Solids? Wait a Bit

 

Adding anything to a thriving baby’s diet in the early months
can interfere with his normal breastfed health.

Even one exposure to a formula or solid food causes changes in a young baby’s body, and can trigger allergies or intestinal disease that might have been avoided.  Young babies don’t digest starch well, so early cereal may be filling, but it isn’t quality food.  Early fruits or vegetables can interfere with iron absorption.  And studies indicate that babies sleep through the night when they’re ready, not when they start solids.  Neither the American Academy of Pediatrics nor the World Health Organization recommends adding to a healthy breastfed baby’s diet before 6 months.  Is your baby gaining poorly?  Supplementing without skilled breastfeeding help can make your milk supply even lower.  If weight gain is a concern, call a breastfeeding specialist for help in keeping your baby well-fed and nursing.

So when is a baby ready for solids?  If your baby is about 6 months old and can sit up, reach for food, put it in his mouth, chew it, swallow it, and reach for more, he’s ready, and he can do it himself without help from the baby food industry.  In contrast, the old image of Mom patiently spooning food in and Baby spitting it back out is a picture of a baby who is just not ready yet.  All other mammal mothers wait until the baby does it himself.  We can, too.

The old guidelines that recommended starting solids “at 4 to 6 months” included formula-fed babies and those few breastfed babies whose growth is truly faltering.  For the typical, thriving baby, early solids may replace a complete, well-digested food with an incomplete, poorly digested one, and can lead to obesity, allergies, and low iron.  There are good reasons to wait until your baby helps himself, especially if there are allergies in the family.

Some 4 and 5 month olds are “mouth hungry”, and seem eager to eat.  They more likely want to teethe or practice or socialize, and will probably be happy to sit at the table with cups, spoons, plates, and company.  They may also be seeking more chances to nurse for food or comfort.  On the other hand, the baby who insists on solid food before 6 months knows his own body.  He is a person, not a calendar.  Offer him age-appropriate finger foods and let him do it himself.  That will increase the entertainment value, decrease the mess and expense, and eliminate worries about overdoing it.  It greatly reduce choking risk, too, since a spoon held by someone else doesn’t allow a baby to control how much and where and when.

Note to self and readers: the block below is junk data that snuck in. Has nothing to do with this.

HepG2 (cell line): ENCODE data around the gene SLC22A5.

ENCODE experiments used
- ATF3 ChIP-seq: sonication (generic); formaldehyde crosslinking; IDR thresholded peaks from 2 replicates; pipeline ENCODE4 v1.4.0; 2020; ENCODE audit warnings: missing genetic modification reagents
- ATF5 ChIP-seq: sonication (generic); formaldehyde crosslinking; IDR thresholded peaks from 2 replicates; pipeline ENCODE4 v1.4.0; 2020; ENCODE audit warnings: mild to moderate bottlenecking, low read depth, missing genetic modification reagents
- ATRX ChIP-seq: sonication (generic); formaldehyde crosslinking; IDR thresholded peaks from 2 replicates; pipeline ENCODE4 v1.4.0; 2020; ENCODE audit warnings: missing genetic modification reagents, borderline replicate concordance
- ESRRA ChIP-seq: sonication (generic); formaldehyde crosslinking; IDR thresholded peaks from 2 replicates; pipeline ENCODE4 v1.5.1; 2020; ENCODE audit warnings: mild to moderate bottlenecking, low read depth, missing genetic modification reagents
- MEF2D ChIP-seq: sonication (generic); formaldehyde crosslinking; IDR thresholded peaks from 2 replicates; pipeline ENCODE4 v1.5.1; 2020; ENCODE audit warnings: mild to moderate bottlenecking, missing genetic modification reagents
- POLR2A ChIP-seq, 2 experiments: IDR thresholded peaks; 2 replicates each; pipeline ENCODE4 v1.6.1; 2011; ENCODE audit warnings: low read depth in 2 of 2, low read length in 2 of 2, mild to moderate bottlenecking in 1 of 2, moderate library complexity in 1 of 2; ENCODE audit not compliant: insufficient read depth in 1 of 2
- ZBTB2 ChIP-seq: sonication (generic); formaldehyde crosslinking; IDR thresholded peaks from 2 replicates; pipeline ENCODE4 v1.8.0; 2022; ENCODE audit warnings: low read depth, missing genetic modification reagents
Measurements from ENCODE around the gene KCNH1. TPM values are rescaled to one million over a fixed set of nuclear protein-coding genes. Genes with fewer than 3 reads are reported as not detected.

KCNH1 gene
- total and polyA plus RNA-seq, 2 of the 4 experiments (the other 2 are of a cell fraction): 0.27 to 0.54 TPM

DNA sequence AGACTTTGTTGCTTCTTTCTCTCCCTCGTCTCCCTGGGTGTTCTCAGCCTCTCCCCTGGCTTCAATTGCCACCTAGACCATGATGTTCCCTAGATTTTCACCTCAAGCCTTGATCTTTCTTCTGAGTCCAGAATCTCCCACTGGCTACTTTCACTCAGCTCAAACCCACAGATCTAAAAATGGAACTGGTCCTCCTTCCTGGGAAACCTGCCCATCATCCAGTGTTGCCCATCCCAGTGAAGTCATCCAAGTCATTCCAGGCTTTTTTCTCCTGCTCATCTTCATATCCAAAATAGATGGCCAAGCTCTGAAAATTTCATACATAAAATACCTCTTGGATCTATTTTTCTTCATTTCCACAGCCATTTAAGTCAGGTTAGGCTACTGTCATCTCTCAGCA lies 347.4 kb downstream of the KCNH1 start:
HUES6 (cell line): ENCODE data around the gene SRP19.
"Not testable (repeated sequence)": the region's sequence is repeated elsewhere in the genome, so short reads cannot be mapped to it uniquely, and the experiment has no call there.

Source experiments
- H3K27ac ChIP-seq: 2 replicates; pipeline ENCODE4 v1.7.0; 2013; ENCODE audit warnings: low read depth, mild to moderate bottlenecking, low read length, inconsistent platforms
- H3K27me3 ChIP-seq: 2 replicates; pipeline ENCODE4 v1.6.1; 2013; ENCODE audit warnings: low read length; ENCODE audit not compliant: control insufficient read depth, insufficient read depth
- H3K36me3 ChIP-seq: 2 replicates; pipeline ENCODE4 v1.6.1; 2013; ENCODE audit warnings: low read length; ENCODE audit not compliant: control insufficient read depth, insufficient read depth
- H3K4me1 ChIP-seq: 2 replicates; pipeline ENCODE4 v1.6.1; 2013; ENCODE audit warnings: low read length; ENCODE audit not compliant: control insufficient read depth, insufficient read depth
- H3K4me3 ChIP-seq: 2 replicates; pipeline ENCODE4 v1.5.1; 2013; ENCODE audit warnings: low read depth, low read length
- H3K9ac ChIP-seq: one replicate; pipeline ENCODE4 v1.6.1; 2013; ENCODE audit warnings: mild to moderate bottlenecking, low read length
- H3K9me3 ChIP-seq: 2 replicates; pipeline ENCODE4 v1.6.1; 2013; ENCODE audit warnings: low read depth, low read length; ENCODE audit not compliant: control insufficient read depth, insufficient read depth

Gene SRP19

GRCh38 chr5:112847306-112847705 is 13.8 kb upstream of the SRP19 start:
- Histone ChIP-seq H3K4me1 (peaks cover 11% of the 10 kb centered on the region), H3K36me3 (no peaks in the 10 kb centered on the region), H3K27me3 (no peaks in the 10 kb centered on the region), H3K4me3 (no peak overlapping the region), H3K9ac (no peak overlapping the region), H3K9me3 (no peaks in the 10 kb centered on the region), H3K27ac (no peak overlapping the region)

Other babies may not be interested in solids until well past the 6-month mark.  No problem, as long as they continue to thrive.  Follow your baby’s lead.  He will increase solids at his own pace, if you make them available to him at the family table.

Breastmilk (or formula if you cut back on breastfeeding) should be your baby’s main source of food until at least a year.  Your milk is a fully nutritious food for as long as your baby enjoys it.  So relax and keep the food fun.    No need to rush.  For a “taste” of the research, see this article.  For some how’s and why’s, check out Gill Rapley’s work in a slide show on baby-led solids.

 

©2015 Diane Wiessinger, MS, IBCLC www.normalfed.com

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